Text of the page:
I was channel surfing the other day and landed on The Great Escape, a 1963 film directed by John Sturges. I couldn't help notice that this film illustrates the semiotic theory of iconic realism in that the audience perceives icons of both freedom and constraint through character representation of the Allied prisoners of WWII and the German Gestapo. As the film progresses with bucolic settings that also provide a perception of freedom, only to be constrained by the Nazi forces, the viewer becomes poignantly aware of freedom and its multiple forms of limitation. In the end, those characters who are still alive, question their need for physical freedom from the pow camp as they learn to appreciate their individual spiritual, intellectual and emotional autonomy.
- Dr. Jeanne Iris
- Current: Danbury, CT, United States
- Welcome! A few years ago, I discovered an application that artists employ in their works to bring cultural awareness to their audiences. Having discerned this semiotic theory that applies to literature, music, art, film, and the media, I have devoted the blog, "Theory of Iconic Realism" to explore this theory. The link to the publisher of my book is below. If you or your university would like a copy of this book for your library or if you would like to review it for a scholarly journal, please contact the Edwin Mellen Press at the link listed below. Looking forward to hearing from you!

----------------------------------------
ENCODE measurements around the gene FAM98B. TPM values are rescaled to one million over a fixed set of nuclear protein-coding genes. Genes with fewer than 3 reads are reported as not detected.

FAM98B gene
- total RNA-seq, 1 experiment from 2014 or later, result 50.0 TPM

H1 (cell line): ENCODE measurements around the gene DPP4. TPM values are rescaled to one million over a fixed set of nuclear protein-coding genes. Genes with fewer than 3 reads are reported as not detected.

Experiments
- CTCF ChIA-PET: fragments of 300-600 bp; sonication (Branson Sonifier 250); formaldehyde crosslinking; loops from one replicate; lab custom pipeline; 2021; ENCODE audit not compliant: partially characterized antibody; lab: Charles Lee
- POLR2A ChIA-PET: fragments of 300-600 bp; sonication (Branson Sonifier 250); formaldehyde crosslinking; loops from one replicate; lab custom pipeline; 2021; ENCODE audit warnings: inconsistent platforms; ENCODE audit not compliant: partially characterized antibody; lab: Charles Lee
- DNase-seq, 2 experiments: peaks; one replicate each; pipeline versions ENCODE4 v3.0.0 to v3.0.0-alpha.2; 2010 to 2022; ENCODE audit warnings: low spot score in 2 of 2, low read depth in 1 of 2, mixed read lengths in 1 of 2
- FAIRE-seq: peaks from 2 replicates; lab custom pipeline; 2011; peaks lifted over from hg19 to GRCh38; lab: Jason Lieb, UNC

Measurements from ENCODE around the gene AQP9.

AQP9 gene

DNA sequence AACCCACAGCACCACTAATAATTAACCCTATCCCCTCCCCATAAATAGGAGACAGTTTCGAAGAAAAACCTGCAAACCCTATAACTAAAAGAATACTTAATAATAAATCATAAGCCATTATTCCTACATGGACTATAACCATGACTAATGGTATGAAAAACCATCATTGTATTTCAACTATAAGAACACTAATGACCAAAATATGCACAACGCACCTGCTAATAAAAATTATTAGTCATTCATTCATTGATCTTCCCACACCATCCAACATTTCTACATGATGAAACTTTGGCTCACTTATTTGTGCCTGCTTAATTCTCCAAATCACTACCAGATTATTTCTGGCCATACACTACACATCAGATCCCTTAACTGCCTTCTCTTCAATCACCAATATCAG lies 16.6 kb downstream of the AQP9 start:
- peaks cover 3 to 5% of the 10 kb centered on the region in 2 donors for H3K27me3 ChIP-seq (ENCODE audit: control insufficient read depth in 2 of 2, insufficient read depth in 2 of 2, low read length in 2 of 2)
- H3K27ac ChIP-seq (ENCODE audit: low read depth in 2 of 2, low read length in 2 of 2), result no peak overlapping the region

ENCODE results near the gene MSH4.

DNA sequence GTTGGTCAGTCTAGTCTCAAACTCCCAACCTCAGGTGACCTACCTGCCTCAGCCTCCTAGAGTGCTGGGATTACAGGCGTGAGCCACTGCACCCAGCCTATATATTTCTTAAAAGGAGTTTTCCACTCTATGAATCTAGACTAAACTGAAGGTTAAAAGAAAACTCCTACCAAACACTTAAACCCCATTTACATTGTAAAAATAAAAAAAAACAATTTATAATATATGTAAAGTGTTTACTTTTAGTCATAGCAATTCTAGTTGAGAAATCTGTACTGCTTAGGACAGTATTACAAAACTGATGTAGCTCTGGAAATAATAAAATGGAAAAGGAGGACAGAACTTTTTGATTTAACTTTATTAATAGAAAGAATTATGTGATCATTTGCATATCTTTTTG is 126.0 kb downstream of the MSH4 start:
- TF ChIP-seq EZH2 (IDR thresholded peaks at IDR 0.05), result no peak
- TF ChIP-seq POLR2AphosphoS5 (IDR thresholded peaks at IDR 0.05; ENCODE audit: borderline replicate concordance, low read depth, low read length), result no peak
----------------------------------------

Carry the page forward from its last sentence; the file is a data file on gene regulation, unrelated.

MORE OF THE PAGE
To view my page on the Edwin Mellen Press website, please click below:
28 June, 2009
This song illustrates the semiotic theory of iconic realism. Here, Michael Jackson intellectually, visually and auditorily reaches into the consciousness and conscience of humanity by means of illustrating iconic features of industrialization and greed through the killing of animals, forest and human beings. He situates these features in realistic settings that are not a familiar sequence. By doing this, he illustrates the commonalities among humans around the earth and through this use of iconic realism, he brings the attention of his audience to the dilemma of stewardship of this planet, we call Earth.